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Volume 20, Number 6—June 2014
Dispatch

MERS Coronaviruses in Dromedary Camels, Egypt

Daniel K.W. Chu1, Leo L.M. Poon1, Mokhtar M. Gomaa, Mahmoud M. Shehata, Ranawaka A.P.M. Perera, Dina Abu Zeid, Amira S. El Rifay, Lewis Y. Siu, Yi Guan, Richard J. Webby, Mohamed A. Ali, Malik PeirisComments to Author , and Ghazi KayaliComments to Author 
Author affiliations: The University of Hong Kong, Hong Kong, China (D.K.W. Chu, L.L.M. Poon, R.A.P.M. Perera, Y. Guan, M. Peiris); National Research Centre, Giza, Egypt (M.M. Gomaa, M.M. Shehata, D.A. Zeid, A.S. El Rifay, M.A. Ali); HKU-Pasteur Research Pole, Hong Kong (L.Y. Siu); St. Jude Children’s Research Hospital, Memphis, Tennessee, USA (R.J. Webby, G. Kayali)

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Figure 2

Phylogenetic analyses of Middle East respiratory syndrome coronavirus (MERS-CoV) from dromedary camels. Genomic (A), spike (B), and nucleocapsid (C) sequences of the dromedary camel MERS-CoV NRCE-HKU205 (GenBank accession no. KJ477102) were aligned with the corresponding human MERS-CoV (N = 25) sequences retrieved from GenBank (accession nos. as in Figure 1 legend). Phylogenetic trees were constructed by using MEGA5 (14) with neighbor-joining method. Numbers at nodes indicate bootstrap values de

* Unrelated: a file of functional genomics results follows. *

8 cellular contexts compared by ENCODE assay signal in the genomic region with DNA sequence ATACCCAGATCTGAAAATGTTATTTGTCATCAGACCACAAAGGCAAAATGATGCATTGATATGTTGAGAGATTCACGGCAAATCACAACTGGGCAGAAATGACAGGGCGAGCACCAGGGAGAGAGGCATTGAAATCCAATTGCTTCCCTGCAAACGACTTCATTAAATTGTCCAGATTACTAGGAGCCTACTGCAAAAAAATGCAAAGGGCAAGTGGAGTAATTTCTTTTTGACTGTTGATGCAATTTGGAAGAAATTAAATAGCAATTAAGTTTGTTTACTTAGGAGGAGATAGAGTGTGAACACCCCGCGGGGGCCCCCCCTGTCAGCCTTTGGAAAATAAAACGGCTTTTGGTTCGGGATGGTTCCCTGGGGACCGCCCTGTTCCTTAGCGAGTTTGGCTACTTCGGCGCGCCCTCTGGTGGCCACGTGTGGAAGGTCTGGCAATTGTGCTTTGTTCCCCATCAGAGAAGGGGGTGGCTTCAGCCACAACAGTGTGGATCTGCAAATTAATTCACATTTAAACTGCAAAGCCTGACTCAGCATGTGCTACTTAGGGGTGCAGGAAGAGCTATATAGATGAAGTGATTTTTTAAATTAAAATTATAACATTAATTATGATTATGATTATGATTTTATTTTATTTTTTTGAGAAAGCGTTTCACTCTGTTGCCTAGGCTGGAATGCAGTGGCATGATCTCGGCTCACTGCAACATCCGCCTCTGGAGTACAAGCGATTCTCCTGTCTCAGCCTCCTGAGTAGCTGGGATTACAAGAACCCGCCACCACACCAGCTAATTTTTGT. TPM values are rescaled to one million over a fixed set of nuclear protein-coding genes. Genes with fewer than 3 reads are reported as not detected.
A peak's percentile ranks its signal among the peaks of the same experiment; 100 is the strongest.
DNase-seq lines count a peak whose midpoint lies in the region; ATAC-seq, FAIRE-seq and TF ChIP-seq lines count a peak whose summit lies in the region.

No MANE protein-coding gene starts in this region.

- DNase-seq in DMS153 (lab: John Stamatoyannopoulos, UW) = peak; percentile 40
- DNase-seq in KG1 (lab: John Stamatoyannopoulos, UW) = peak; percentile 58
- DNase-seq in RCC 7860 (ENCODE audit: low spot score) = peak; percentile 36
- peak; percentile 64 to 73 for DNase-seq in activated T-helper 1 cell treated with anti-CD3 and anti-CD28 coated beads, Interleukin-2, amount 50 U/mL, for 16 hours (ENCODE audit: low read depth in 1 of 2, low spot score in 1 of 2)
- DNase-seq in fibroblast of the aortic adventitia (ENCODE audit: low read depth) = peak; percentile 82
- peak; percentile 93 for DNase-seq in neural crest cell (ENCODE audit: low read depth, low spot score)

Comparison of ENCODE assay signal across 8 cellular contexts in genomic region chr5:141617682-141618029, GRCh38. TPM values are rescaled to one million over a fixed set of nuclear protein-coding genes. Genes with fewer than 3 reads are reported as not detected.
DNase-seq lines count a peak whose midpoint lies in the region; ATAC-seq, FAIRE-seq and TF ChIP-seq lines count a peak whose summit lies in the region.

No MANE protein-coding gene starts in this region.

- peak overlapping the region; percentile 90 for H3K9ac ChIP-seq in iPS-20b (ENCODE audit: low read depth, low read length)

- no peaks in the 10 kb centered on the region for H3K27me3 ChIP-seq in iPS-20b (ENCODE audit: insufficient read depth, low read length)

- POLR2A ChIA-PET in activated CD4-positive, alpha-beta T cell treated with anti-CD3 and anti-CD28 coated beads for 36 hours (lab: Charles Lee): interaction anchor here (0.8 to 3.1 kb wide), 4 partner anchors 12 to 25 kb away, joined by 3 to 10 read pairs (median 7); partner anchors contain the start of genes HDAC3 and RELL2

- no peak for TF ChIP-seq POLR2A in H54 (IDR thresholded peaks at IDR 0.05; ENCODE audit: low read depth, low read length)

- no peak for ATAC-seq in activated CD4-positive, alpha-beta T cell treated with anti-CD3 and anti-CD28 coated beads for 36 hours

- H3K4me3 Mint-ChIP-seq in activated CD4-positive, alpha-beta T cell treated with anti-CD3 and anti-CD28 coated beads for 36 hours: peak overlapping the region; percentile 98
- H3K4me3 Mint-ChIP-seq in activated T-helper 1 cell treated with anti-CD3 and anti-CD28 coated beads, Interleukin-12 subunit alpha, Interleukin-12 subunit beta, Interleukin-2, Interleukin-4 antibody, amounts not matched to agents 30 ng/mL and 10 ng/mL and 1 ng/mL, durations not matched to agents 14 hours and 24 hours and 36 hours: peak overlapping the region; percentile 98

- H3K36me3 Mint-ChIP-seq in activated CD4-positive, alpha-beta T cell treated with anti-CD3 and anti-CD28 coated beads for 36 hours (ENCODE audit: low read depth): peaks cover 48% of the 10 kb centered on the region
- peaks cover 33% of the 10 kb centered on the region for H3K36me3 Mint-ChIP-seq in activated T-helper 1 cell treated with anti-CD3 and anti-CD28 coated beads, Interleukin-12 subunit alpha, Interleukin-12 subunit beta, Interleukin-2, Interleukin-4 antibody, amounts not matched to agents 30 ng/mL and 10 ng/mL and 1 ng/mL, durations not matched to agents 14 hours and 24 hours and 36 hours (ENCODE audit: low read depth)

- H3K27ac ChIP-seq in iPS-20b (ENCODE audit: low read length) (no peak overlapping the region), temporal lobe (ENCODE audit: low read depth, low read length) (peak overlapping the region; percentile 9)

Figure 2. Phylogenetic analyses of Middle East respiratory syndrome coronavirus (MERS-CoV) from dromedary camelsGenomic (A), spike (B), and nucleocapsid (C) sequences of the dromedary camel MERS-CoV NRCE-HKU205 (GenBank accession noKJ477102) were aligned with the corresponding human MERS-CoV (N = 25) sequences retrieved from GenBank (accession nosas in Figure 1 legend)Phylogenetic trees were constructed by using MEGA5 (14) with neighbor-joining methodNumbers at nodes indicate bootstrap values determined by 500 replicatesOnly bootstrap values >70 are denotedBold type indicates MERS-CoV identified in the current studyScale bars indicate the estimated genetic distance of these viruses.

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References
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1These authors contributed equally to this article.

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